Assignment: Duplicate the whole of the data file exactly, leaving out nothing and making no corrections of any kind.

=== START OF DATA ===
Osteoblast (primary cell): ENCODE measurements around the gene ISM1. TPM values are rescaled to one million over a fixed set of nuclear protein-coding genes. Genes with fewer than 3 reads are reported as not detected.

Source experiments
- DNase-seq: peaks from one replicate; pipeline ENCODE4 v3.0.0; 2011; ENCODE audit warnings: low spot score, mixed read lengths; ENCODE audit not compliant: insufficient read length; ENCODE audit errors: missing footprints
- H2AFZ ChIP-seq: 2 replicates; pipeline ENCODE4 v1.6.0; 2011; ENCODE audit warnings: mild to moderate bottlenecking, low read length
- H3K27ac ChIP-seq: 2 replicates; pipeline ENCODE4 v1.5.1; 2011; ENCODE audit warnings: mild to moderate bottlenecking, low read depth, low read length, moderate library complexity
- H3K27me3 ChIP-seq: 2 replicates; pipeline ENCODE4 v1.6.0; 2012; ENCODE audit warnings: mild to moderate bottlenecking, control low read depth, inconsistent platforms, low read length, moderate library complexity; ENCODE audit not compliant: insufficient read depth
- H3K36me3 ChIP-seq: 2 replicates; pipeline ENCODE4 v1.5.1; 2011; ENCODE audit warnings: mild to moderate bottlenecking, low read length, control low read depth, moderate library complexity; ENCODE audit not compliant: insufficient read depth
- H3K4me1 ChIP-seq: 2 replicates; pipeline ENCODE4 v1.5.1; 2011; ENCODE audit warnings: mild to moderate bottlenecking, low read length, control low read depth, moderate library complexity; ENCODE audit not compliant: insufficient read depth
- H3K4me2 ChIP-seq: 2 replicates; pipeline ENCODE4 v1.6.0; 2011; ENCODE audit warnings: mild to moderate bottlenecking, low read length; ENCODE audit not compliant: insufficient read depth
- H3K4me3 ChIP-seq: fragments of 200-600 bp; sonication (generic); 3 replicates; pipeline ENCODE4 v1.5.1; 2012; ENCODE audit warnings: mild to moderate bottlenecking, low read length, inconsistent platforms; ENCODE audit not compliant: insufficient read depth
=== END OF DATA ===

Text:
Osteoblast (primary cell): ENCODE measurements around the gene ISM1. TPM values are rescaled to one million over a fixed set of nuclear protein-coding genes. Genes with fewer than 3 reads are reported as not detected.

Source experiments
- DNase-seq: peaks from one replicate; pipeline ENCODE4 v3.0.0; 2011; ENCODE audit warnings: low spot score, mixed read lengths; ENCODE audit not compliant: insufficient read length; ENCODE audit errors: missing footprints
- H2AFZ ChIP-seq: 2 replicates; pipeline ENCODE4 v1.6.0; 2011; ENCODE audit warnings: mild to moderate bottlenecking, low read length
- H3K27ac ChIP-seq: 2 replicates; pipeline ENCODE4 v1.5.1; 2011; ENCODE audit warnings: mild to moderate bottlenecking, low read depth, low read length, moderate library complexity
- H3K27me3 ChIP-seq: 2 replicates; pipeline ENCODE4 v1.6.0; 2012; ENCODE audit warnings: mild to moderate bottlenecking, control low read depth, inconsistent platforms, low read length, moderate library complexity; ENCODE audit not compliant: insufficient read depth
- H3K36me3 ChIP-seq: 2 replicates; pipeline ENCODE4 v1.5.1; 2011; ENCODE audit warnings: mild to moderate bottlenecking, low read length, control low read depth, moderate library complexity; ENCODE audit not compliant: insufficient read depth
- H3K4me1 ChIP-seq: 2 replicates; pipeline ENCODE4 v1.5.1; 2011; ENCODE audit warnings: mild to moderate bottlenecking, low read length, control low read depth, moderate library complexity; ENCODE audit not compliant: insufficient read depth
- H3K4me2 ChIP-seq: 2 replicates; pipeline ENCODE4 v1.6.0; 2011; ENCODE audit warnings: mild to moderate bottlenecking, low read length; ENCODE audit not compliant: insufficient read depth
- H3K4me3 ChIP-seq: fragments of 200-600 bp; sonication (generic); 3 replicates; pipeline ENCODE4 v1.5.1; 2012; ENCODE audit warnings: mild to moderate bottlenecking, low read length, inconsistent platforms; ENCODE audit not compliant: insufficient read depth